There’s nothing like getting ready for an interview to provide an opportunity to delve into statistics.

The employment statistics released on Friday by Statistics Canada may sound good at first, but they raise more questions than they answer.

The numbers show that 20,400 new jobs were created in Alberta in March. (Remember that no one physically counts these jobs – the numbers are based on surveys.) Despite the good news – Alberta’s numbers were the best in the country – the province’s unemployment rate held steady. Another 7,000 people are looking for work.

As many as 2,700 jobs have been lost in the resource sector, so that accounts for at least part of the 7,000. However, sometimes an increase in the numbers of people looking for work is a hopeful sign – more people think that more jobs are available. And in March, at least, they were right.

The jobs were created mostly in three broad sectors: financial services (including insurance, and leasing); wholesale and retail trade; and, manufacturing. And they are full-time, which is welcome; many of the jobs created recently have been part-time jobs.

Curiously, more than half of the new jobs (10,500) are classed as self-employment. Makes me wonder exactly what people are self-employed in doing – but, today’s numbers don’t tell us that. Our friends at ATB have been following this closely, and their analysis shows that over the last two years there have been monthly fluctuations in the self-employed numbers. The range has been about 30,000 people choosing and leaving self-employment. There had been no steady trend – until an upward trend over the last five months. March’s number of self-employed people in Alberta is the highest yet – 394,000.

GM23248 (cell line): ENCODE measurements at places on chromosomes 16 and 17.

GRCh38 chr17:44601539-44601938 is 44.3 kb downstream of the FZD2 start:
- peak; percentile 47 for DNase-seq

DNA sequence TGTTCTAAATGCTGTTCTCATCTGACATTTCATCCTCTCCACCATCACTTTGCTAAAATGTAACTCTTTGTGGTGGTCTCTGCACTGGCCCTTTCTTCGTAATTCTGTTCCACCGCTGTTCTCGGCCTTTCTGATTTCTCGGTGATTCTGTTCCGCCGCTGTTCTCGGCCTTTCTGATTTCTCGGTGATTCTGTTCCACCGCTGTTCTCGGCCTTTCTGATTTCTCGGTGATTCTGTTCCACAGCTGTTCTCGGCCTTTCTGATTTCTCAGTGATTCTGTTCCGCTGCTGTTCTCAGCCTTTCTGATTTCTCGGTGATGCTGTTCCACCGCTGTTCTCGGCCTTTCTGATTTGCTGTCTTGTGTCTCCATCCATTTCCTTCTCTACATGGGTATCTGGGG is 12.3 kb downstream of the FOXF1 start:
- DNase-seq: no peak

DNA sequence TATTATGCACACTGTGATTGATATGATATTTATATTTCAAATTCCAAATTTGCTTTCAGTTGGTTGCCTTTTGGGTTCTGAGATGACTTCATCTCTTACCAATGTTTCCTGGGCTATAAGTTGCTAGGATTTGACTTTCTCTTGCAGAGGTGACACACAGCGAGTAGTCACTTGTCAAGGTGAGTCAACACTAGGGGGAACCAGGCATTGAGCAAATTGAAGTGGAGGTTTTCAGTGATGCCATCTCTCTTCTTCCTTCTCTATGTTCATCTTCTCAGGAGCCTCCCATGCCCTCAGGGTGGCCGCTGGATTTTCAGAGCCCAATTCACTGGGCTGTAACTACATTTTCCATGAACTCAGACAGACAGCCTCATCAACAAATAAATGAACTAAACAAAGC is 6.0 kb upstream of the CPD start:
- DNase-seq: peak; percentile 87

Usually we would expect self-employment to trend generally upwards when jobs disappear at the rate they did in Alberta. This time it looks like people held on for a while thinking that the jobs would come back. But most of them haven’t, and indeed, won’t.

So, it would be great to know more about what it is that self-employed people are doing in Alberta. Is it that they have hung out their consulting shingle, and are working on contract in areas close to their last job description?

Or, have they started anew, using competencies they developed in their previous experience, and in their lives beyond work, and begun to work in new fields by creating their own work? A few grassroots organizations are working across the province to assist people to find these new niches.

Interesting too, is the fact that 53% of petroleum services companies surveyed by PSAC during last fall’s gearing up for the drilling season said that they were having trouble finding qualified people.

We know, from ATB’s The Owl, that fewer people have left the province during this recession than did during previous downturns, so it’s not likely that they are just not here anymore. It would be useful to learn if they got tired of the ups and downs of the patch and are seeking work in the other growing sectors of the economy – or if they are part of the nascent trend to self-employment, and are going out on their own.

So many questions, so much to keep me delving into those statistics for a long time yet.

Janet Lane is the Director of the Human Capital Centre